This is the sequel to part 1 . In short, I inadvertently scared a cat, she ran onto the road and was hit by a car.
What a relief
The cat spent a few days on a drip. Despite the initial suspicion based on the symptoms, her bladder was intact. As well as that, she was able to move her feet and so we knew the spine was OK. In order to be able to know whether she’d make it, we needed to X-ray her. As we all know, X-ray presupposes that the object doesn’t move – and for an animal that means sedation. As she was quite unwell after the accident, they delayed the X-ray. Those 2 days were pretty hard for me.
The morning of the X-ray, my mother and I went up to the clinic as soon as it opened. The exhausted post-call vet did the X-ray. It transpired that her pelvis is broken as is the distal femur. The femur fragment was more aligned with the tibia than it was with the femur…
By the cage-side, the vet asked me: “What do you want?” English isn’t his native tongue. He was asking me whether or not I wanted for him to operate (as distinct from putting her down). I didn’t understand what the X-ray findings implied at this point.
The vet explained that within about 2 weeks she will be back walking – and fully recovered within 6. A light shined somewhere inside of me.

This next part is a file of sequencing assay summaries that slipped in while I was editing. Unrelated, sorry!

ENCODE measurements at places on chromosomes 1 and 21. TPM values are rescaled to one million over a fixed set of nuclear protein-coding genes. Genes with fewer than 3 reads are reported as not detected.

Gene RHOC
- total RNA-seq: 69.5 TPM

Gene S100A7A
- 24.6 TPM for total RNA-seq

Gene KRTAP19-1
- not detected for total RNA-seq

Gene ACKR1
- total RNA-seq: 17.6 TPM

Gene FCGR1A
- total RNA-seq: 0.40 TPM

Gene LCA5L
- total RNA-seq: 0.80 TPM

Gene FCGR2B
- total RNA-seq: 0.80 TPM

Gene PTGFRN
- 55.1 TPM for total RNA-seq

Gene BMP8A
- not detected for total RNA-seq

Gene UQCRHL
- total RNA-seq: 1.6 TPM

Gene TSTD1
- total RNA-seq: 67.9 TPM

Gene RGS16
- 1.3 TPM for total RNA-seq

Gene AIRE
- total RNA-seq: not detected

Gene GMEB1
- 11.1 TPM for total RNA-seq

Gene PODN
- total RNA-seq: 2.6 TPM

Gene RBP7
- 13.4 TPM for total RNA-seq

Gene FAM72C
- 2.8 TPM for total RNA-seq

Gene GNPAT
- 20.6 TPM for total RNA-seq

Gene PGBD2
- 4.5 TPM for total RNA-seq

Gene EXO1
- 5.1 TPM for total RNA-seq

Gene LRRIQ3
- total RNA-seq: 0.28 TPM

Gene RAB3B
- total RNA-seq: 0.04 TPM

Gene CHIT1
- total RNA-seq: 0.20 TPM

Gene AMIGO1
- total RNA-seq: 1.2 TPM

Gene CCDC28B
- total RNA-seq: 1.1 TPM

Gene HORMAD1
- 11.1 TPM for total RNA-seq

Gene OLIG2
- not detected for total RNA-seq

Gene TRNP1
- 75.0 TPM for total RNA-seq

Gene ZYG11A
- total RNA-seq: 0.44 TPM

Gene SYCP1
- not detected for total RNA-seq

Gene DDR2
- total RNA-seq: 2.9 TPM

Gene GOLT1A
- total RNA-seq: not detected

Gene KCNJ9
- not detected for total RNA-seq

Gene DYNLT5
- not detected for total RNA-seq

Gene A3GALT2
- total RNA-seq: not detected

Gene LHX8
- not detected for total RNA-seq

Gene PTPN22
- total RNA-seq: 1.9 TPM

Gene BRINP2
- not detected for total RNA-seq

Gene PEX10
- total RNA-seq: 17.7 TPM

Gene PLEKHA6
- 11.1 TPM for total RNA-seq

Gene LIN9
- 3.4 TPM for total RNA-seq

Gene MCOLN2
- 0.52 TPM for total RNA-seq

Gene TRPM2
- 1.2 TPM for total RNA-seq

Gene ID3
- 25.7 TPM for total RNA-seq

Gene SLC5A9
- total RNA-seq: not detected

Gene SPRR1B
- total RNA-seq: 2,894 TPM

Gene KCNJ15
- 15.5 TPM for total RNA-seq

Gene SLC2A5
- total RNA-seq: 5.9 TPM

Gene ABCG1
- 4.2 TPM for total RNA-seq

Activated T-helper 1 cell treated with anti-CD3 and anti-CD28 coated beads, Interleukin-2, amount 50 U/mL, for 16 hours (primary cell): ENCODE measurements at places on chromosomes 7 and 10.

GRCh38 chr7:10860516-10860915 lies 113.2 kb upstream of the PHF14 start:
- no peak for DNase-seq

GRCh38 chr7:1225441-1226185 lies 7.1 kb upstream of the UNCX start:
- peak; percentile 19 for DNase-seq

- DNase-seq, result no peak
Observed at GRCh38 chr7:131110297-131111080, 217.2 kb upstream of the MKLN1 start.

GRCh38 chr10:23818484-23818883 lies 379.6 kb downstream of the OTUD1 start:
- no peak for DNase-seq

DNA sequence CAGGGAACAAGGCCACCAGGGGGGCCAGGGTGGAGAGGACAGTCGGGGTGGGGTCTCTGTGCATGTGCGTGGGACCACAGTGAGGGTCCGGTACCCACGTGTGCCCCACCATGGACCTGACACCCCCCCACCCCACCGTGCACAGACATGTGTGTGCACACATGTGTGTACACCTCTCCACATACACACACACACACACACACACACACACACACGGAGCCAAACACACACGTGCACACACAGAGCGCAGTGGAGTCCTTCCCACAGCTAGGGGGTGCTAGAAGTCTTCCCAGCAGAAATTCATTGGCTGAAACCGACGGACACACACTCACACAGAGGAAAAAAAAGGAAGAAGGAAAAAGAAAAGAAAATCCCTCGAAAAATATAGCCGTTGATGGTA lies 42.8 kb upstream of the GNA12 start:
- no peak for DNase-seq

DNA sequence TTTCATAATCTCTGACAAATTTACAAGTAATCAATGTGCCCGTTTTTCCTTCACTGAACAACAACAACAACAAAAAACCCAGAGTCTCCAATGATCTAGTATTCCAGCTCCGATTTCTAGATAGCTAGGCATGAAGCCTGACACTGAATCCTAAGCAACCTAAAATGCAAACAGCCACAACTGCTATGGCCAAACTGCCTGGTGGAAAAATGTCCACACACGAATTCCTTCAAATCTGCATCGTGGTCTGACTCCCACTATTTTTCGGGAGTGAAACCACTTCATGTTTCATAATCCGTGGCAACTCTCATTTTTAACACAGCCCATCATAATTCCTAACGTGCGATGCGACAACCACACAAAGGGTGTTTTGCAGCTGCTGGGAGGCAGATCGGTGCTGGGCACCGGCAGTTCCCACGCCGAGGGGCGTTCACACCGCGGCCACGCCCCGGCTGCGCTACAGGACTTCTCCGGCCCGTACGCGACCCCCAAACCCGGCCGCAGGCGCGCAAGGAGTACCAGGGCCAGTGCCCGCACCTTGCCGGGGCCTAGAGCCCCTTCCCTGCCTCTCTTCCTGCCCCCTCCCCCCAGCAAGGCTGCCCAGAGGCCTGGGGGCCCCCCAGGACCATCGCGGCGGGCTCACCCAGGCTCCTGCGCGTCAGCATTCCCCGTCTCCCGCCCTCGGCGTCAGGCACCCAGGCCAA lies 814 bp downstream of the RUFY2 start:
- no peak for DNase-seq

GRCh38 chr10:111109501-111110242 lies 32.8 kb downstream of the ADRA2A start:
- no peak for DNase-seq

The cat was asleep still with the X-ray sedative. Her surgery is booked for Monday.
Some thoughts pass by
As I stand there, petting the poor cat, I hear a number of people crying inconsolably in the examination area. I instantly think: “That’s a very intense reaction in the context of a pet.” How could I possibly think this? Seconds after finally finding out the cat will get better after narrowly escaping death, after spending 3 days on the verge of tears, for that short moment their whaling seemed incomprehensible.
The Buddhists say that thoughts are like the weather: they aren’t really ours or anyone’s. What makes the difference is what we do with those thoughts.
I was certainly letting that particular thought dissolve.
It is interesting to note how quickly one can become unempathetic once their own pain subsides.
In that same vein, my guilt felt much diminished all of a sudden.
Guilt is confusing. In theory, it should be related to our actions, in reality, it is closely related to consequences beyond our control.
My actions could have lead to the cat’s immediate death – or her needing to be put down due to injuries that the veterinary medicine couldn’t help with. Now that I know that the cat will get better, I feel that my efforts over the last few days paid off – and the guilt is melting away. It’s not gone, but it is smaller. Feelings are, by definition, irrational – and all the more interesting to observe.
Trying to regain focus
On Monday, I am angsty – and it’s a bit difficult to hold it together in the office. I think I have a low grade fever. In my job as an editor of a healthcare publication, my mind kept shifting to the cat at each hiatus. I both do and don’t want to think about the cat. I do – I am naturally drawn to thinking about the poor creature. I don’t – I know that there’s nothing to gain by obsessing at this point. While focusing is hard, it is also pleasant because it takes my mind away from replaying the events of the last few days, perhaps, being a bit self-destructive.